Chemical Categories: EPA reviewed the ongoing effort to develop four new chemical categories that could be used in future new chemical reviews. These are:
- Lung Effects Categories: Polycationic substances (cationic binding); general surfactants; waterproofing agents; and insoluble polymer lung overload;
- Photo-Acid Generators (PAG) Category;
- Tracer Chemical; and
- Perfluorinated Chemicals.
EPA asked for input and ideas on how to move forward with chemical categories -- either by updating existing categories or reviewing internal data to identify new categories -- and how the information should be presented (e.g., to publish separately or together in one document).
OSHA Focus: On behalf of the TSCA New Chemicals Coalition (TSCA NCC), Richard E. Engler, Ph.D., Bergeson & Campbell, P.C., provided comments that included feedback to EPA that it needs to develop a consultation process with the U.S. Occupational Safety and Health Administration (OSHA) per the Section 5(f) legislative language. Dr. Engler suggested that EPA’s assessments could be communicated to submitters and OSHA to inform both on the endpoints of concern and EPA’s assessments of safe exposure limits. In this way, employers are obligated under the Occupational Safety and Health Act to assess hazards and exposures, provide information to workers, and ensure that exposures are controlled under OSHA’s authority, thereby satisfying EPA’s obligation to regulate “to the extent necessary” to protect such workers.
Sustainable Futures Program: EPA asked for input as to whether it should continue the Sustainable Futures Program. Some commenters supported the Sustainable Futures Program; no commenters spoke against it.
The presentations from the meeting are listed below and available online:
- New Chemical Review under Amended TSCA -- Jeff Morris, Ph.D., Director, OPPT
- Points to Consider (PtC) When Preparing TSCA New Chemical Notifications -- David A. Tobias, Ph.D., Risk Assessment Division, OPPT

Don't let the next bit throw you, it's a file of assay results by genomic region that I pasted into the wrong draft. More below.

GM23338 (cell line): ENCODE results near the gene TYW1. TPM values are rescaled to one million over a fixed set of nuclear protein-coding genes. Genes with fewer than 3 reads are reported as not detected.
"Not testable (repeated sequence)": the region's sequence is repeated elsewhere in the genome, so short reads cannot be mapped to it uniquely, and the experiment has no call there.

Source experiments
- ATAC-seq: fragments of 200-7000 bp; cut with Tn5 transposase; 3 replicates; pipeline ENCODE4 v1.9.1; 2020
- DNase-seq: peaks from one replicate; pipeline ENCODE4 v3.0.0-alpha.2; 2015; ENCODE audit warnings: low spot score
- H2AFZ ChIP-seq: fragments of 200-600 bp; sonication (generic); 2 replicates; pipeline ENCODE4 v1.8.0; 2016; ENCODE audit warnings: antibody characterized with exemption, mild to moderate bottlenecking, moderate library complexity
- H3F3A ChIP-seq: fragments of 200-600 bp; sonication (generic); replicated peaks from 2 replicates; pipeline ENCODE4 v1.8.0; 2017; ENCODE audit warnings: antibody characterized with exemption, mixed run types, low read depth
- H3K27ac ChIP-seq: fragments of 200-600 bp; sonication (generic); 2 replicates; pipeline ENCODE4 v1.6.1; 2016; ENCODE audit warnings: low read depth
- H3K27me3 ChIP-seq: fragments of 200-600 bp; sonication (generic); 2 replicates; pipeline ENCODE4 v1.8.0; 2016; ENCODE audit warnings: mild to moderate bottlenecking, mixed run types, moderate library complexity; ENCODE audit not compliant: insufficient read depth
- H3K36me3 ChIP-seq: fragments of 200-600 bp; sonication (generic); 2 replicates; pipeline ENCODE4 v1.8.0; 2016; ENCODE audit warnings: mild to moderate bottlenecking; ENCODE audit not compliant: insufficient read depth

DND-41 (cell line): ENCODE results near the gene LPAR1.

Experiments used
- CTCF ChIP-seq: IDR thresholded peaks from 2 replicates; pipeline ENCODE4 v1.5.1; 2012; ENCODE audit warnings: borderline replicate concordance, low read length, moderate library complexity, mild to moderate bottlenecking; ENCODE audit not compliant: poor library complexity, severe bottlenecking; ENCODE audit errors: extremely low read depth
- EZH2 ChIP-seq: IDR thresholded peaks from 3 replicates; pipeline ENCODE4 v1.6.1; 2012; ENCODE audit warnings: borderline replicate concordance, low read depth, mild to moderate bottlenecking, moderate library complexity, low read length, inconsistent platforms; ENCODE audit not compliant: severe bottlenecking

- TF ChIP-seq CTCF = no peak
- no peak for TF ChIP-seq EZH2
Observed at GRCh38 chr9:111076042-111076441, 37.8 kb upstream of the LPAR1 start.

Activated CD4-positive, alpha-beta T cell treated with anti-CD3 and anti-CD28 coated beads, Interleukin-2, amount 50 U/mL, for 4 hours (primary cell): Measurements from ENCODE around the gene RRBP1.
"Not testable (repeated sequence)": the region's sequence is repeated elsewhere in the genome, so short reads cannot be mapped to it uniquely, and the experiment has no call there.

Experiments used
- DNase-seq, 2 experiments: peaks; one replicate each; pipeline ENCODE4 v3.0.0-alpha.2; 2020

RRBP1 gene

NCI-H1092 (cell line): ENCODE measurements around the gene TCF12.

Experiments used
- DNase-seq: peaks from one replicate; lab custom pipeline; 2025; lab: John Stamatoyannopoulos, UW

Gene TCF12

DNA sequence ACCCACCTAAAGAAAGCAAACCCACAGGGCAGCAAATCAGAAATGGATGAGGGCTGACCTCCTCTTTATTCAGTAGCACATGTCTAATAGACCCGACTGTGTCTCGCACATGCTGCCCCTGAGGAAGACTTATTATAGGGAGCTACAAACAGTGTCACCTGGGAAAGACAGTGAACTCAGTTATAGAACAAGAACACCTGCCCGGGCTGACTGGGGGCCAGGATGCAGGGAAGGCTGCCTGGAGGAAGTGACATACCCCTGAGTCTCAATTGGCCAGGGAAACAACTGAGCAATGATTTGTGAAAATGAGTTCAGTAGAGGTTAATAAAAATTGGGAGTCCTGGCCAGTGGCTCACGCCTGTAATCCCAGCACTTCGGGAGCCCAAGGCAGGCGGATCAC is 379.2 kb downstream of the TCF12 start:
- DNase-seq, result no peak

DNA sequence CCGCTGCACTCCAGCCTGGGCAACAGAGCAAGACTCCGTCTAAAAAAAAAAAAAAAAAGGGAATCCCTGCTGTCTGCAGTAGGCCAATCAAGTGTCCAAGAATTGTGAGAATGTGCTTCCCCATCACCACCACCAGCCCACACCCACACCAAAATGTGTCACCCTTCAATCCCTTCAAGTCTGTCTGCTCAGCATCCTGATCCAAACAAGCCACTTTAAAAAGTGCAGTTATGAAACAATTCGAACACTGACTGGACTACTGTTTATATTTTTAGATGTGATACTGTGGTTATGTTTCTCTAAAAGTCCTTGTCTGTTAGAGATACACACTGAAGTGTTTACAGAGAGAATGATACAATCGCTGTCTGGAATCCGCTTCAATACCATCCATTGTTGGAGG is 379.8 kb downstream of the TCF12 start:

- New Chemicals Decision Guidelines Manual Detailed Outline
- Chemical Categories -- Tala R. Henry, Ph.D., Director, Risk Assessment Division, OPPT
- Other Advance Questions -- Tanya Hodge Mottley, Acting Deputy Director of Programs, OPPT
EPA’s next public meeting on TSCA’s implementation of Existing Chemicals Prioritization is coming up on December 11, 2017. More information on this upcoming meeting is available on our blog under key phrase public meeting.
Posted on November 15, 2017 by Lynn L. Bergeson
By Lynn L. Bergeson and Margaret R. Graham
On November 14, 2017, the U.S. Environmental Protection Agency (EPA) released the agenda and meeting materials for its December 11, 2017, Approaches for Identifying Potential Candidates for Prioritization for Existing Chemical Risk Evaluations under the Toxic Substances Control Act (TSCA) meeting. EPA states that during this meeting, it will describe goals, guiding principles, and possible approaches for identifying potential candidate chemicals for prioritization; and take comment on possible approaches. Under amended TSCA, EPA is required to establish processes for prioritizing and evaluating risks from existing chemicals. The meeting materials include:
- Agenda for Public Meeting. The Agenda includes the following topics: identifying potential candidates for prioritization: background, goal, guiding principles, and milestones; overview of TSCA Work Plan methodology; TSCA Work Plan as a tool for identifying potential candidates; Canada’s Chemicals Management Plan; EPA’s Safer Chemicals Ingredients List; Functional Category Approach, based on use and exposure potential; Functional Category Approach, based on chemical structure and function; and systematic integration of traditional and new approaches. Featured speakers are Nancy Beck, Ph.D., Deputy Assistant Administrator for the Office of Chemical Safety and Pollution Prevention (OSCPP) and Jeff Morris, Ph.D., Director of the Office of Pollution Prevention and Toxics (OPPT).